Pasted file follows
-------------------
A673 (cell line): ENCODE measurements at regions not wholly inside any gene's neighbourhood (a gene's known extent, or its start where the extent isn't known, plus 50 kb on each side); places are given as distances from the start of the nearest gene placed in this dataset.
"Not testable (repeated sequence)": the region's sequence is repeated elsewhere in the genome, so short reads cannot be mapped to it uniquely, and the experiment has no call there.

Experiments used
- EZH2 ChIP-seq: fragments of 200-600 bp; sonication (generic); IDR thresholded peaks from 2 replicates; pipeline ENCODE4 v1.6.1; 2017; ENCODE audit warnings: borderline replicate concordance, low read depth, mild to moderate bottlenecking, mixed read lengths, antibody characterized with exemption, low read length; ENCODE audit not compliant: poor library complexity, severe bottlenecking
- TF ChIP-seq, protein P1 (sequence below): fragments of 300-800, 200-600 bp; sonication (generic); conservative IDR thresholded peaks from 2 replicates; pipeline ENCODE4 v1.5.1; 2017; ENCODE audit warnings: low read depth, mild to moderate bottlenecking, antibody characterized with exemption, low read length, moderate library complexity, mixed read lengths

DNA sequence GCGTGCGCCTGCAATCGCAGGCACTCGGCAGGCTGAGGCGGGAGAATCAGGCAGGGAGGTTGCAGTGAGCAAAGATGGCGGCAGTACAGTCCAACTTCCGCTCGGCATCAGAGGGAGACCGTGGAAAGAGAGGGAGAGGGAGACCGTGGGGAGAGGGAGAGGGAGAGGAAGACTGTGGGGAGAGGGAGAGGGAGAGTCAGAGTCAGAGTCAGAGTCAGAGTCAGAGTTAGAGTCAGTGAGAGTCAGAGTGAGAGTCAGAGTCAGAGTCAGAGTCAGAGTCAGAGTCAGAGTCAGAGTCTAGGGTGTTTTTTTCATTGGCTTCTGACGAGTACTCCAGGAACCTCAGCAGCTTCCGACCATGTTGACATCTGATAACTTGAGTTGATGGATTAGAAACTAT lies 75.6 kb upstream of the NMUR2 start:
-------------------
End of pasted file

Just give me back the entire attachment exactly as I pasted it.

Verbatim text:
A673 (cell line): ENCODE measurements at regions not wholly inside any gene's neighbourhood (a gene's known extent, or its start where the extent isn't known, plus 50 kb on each side); places are given as distances from the start of the nearest gene placed in this dataset.
"Not testable (repeated sequence)": the region's sequence is repeated elsewhere in the genome, so short reads cannot be mapped to it uniquely, and the experiment has no call there.

Experiments used
- EZH2 ChIP-seq: fragments of 200-600 bp; sonication (generic); IDR thresholded peaks from 2 replicates; pipeline ENCODE4 v1.6.1; 2017; ENCODE audit warnings: borderline replicate concordance, low read depth, mild to moderate bottlenecking, mixed read lengths, antibody characterized with exemption, low read length; ENCODE audit not compliant: poor library complexity, severe bottlenecking
- TF ChIP-seq, protein P1 (sequence below): fragments of 300-800, 200-600 bp; sonication (generic); conservative IDR thresholded peaks from 2 replicates; pipeline ENCODE4 v1.5.1; 2017; ENCODE audit warnings: low read depth, mild to moderate bottlenecking, antibody characterized with exemption, low read length, moderate library complexity, mixed read lengths

DNA sequence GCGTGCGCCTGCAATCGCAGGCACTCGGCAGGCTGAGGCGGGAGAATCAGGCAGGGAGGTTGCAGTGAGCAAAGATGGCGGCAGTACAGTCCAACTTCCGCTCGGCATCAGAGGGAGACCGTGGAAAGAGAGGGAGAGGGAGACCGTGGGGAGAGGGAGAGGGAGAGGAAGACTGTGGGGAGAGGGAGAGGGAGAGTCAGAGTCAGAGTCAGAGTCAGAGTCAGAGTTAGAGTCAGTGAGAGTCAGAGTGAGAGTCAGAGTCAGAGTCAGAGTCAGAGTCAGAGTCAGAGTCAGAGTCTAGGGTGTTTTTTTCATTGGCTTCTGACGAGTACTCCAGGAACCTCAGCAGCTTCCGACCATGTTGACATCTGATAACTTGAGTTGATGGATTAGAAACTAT lies 75.6 kb upstream of the NMUR2 start: